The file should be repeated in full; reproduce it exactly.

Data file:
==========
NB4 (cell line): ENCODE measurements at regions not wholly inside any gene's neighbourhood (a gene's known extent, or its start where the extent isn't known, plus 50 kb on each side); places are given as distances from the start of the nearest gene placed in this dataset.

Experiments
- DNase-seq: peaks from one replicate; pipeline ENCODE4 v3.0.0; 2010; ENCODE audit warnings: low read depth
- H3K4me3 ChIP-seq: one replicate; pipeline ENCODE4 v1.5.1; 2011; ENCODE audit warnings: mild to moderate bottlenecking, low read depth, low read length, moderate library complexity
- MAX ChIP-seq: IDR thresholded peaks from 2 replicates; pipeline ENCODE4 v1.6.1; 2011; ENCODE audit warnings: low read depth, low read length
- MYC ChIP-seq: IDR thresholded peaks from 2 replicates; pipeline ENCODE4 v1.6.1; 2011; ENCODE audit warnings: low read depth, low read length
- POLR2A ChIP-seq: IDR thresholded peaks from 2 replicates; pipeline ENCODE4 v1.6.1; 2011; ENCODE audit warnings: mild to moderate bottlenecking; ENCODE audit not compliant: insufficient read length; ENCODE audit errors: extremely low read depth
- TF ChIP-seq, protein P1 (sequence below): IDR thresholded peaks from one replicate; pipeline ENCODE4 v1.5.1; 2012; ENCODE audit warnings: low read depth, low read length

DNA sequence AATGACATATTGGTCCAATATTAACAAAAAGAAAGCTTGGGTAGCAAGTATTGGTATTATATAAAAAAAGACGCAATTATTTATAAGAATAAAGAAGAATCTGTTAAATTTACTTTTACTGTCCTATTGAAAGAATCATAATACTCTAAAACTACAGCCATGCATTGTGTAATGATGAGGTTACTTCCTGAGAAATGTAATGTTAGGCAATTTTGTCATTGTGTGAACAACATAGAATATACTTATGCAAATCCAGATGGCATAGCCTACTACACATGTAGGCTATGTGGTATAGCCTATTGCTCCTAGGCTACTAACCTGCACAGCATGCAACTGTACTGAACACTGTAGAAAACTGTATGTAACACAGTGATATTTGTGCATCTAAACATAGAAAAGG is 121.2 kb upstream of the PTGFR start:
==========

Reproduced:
NB4 (cell line): ENCODE measurements at regions not wholly inside any gene's neighbourhood (a gene's known extent, or its start where the extent isn't known, plus 50 kb on each side); places are given as distances from the start of the nearest gene placed in this dataset.

Experiments
- DNase-seq: peaks from one replicate; pipeline ENCODE4 v3.0.0; 2010; ENCODE audit warnings: low read depth
- H3K4me3 ChIP-seq: one replicate; pipeline ENCODE4 v1.5.1; 2011; ENCODE audit warnings: mild to moderate bottlenecking, low read depth, low read length, moderate library complexity
- MAX ChIP-seq: IDR thresholded peaks from 2 replicates; pipeline ENCODE4 v1.6.1; 2011; ENCODE audit warnings: low read depth, low read length
- MYC ChIP-seq: IDR thresholded peaks from 2 replicates; pipeline ENCODE4 v1.6.1; 2011; ENCODE audit warnings: low read depth, low read length
- POLR2A ChIP-seq: IDR thresholded peaks from 2 replicates; pipeline ENCODE4 v1.6.1; 2011; ENCODE audit warnings: mild to moderate bottlenecking; ENCODE audit not compliant: insufficient read length; ENCODE audit errors: extremely low read depth
- TF ChIP-seq, protein P1 (sequence below): IDR thresholded peaks from one replicate; pipeline ENCODE4 v1.5.1; 2012; ENCODE audit warnings: low read depth, low read length

DNA sequence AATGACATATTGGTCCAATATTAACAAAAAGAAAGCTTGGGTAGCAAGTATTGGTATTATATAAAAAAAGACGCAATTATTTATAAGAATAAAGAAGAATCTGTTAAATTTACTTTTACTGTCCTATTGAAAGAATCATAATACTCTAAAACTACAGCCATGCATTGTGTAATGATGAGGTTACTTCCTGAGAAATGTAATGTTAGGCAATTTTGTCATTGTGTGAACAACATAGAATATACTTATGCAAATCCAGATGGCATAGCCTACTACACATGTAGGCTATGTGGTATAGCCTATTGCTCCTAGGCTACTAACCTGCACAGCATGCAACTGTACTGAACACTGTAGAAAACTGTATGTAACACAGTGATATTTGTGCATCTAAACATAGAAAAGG is 121.2 kb upstream of the PTGFR start: